More and more companies are choosing to install monitoring in business vehicles. Modern technology allows you to control the position of the vehicle and observe the driver’s work. In what situations can monitoring be helpful, and is its use legal?
Information about the vehicle’s location can be used if it was stolen – and vehicle thieves are still active, according to police statistics. Although the number of stolen cars decreases year by year, in 2015 over 12,000 car thefts were reported anyway. This solution is also appreciated by some insurers, who sometimes offer discounts for policies purchased for monitored fleets. Installing cameras alone can deter potential thieves – according to police statistics; thieves are much more likely to choose targets that are not monitored. However, this is not the only advantage of monitoring.
In what situations can monitoring be useful?
Monitoring can, however, also protect against smaller but more common thefts, often resulting in considerable losses for companies – we’re talking about employees stealing fuel or transported goods. Some employers use cameras as a tool to control the work of drivers: that way, they check that drivers aren’t using the car for private purposes, that they do the right number of stops, and don’t exceed the speed limit.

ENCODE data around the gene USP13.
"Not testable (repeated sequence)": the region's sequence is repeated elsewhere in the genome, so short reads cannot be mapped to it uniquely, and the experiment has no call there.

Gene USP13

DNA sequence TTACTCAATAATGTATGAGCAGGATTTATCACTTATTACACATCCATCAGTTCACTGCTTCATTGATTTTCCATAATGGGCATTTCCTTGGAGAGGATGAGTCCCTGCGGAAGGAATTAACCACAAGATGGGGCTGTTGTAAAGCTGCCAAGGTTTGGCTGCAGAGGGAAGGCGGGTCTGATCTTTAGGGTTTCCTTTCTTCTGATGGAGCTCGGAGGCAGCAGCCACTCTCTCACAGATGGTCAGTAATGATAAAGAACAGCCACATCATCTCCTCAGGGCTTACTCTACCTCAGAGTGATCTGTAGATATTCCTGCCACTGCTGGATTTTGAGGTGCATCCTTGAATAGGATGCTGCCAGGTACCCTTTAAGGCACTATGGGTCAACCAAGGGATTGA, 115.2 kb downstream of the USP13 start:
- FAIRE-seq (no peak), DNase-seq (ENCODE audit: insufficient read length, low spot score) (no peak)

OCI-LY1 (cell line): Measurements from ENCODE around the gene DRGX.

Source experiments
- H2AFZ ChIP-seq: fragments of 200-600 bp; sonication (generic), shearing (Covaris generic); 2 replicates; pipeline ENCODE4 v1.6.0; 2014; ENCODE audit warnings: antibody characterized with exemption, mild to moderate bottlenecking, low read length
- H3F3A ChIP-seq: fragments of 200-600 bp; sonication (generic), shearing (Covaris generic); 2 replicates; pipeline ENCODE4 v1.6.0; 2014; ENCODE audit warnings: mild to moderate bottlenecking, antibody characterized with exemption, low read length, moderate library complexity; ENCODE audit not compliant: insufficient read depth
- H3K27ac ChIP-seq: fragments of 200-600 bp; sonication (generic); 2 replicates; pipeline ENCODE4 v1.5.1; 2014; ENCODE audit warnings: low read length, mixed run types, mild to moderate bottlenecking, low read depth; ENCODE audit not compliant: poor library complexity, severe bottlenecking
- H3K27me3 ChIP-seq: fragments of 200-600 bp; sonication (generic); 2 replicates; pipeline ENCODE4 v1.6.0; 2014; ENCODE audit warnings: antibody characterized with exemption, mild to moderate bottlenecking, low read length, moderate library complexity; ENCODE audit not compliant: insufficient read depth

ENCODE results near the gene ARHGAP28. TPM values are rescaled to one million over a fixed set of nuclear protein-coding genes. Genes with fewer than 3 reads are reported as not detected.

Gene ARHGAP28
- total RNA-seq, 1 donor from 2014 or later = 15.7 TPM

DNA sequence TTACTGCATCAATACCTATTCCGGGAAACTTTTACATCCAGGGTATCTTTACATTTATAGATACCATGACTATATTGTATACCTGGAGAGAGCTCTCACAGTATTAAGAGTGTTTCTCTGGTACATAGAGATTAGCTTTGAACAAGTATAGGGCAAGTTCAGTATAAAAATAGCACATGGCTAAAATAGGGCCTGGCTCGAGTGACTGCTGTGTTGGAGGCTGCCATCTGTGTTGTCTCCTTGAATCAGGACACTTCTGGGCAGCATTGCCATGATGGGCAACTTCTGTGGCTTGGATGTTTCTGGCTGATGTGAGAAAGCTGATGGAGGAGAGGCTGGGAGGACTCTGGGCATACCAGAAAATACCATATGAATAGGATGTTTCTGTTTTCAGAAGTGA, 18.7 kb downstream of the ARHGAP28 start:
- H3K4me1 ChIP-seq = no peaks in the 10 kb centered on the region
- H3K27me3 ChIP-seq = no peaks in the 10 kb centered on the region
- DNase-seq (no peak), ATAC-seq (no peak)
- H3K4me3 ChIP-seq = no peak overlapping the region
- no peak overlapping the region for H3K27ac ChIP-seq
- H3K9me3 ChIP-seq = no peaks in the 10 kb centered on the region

Monitoring, however, is not only a control tool – thanks to its functions it can improve fleet management. Companies dealing with the installation of cameras or locating devices, for example, Get Vehicle Tracking, often offer the adaptation of the system capabilities to the individual needs of the customer. Thanks to the locators, you can control the current location of all vehicles, collect information on the state of fuel, speed, duration of travel, and stops. That makes it easier to plan routes, anticipate the time of arrival, record any delays, and settle accounts with employees. Monitoring can be useful not only on the road but also in agricultural machinery.
Despite the many advantages of such systems, not everyone is enthusiastic about them. The disadvantages include the additional costs and dissatisfaction of employees who often don’t want to be subject to control and consider it as an expression of distrust.
Is monitoring legal?
The employer has the right to control how the employee performs their official duties and is also allowed to protect the company property. Both laws are implemented by a monitoring system designed to secure the vehicle against theft and provide information on what an employee is doing. As long as the activity is recorded during working hours, the employer has the right to do so. However, it is worth informing the driver about the fact of recording and the purpose of such actions to avoid accusations of violating personal data, personal rights, or illegal processing. The employee’s actions may be monitored only during the working hours, and the recordings may not be distributed. They can provide evidence in criminal cases (for example, if an employee steals fuel), but they cannot be published on the internet.
Devices installed in cars don’t necessarily have to be used for its location or observation of an employee. Car cameras that record traffic events are also becoming popular. They are treated as a safeguard against any unjustified accusations by the police, the possibility of registering the activities of crazy drivers and, in the event of a bump or accident, the chance to prove, without doubt, who the perpetrator was.
Although monitoring is a certain expense, and employees will not necessarily be satisfied with such a solution, it allows you to improve your work – and also protect yourself against losses.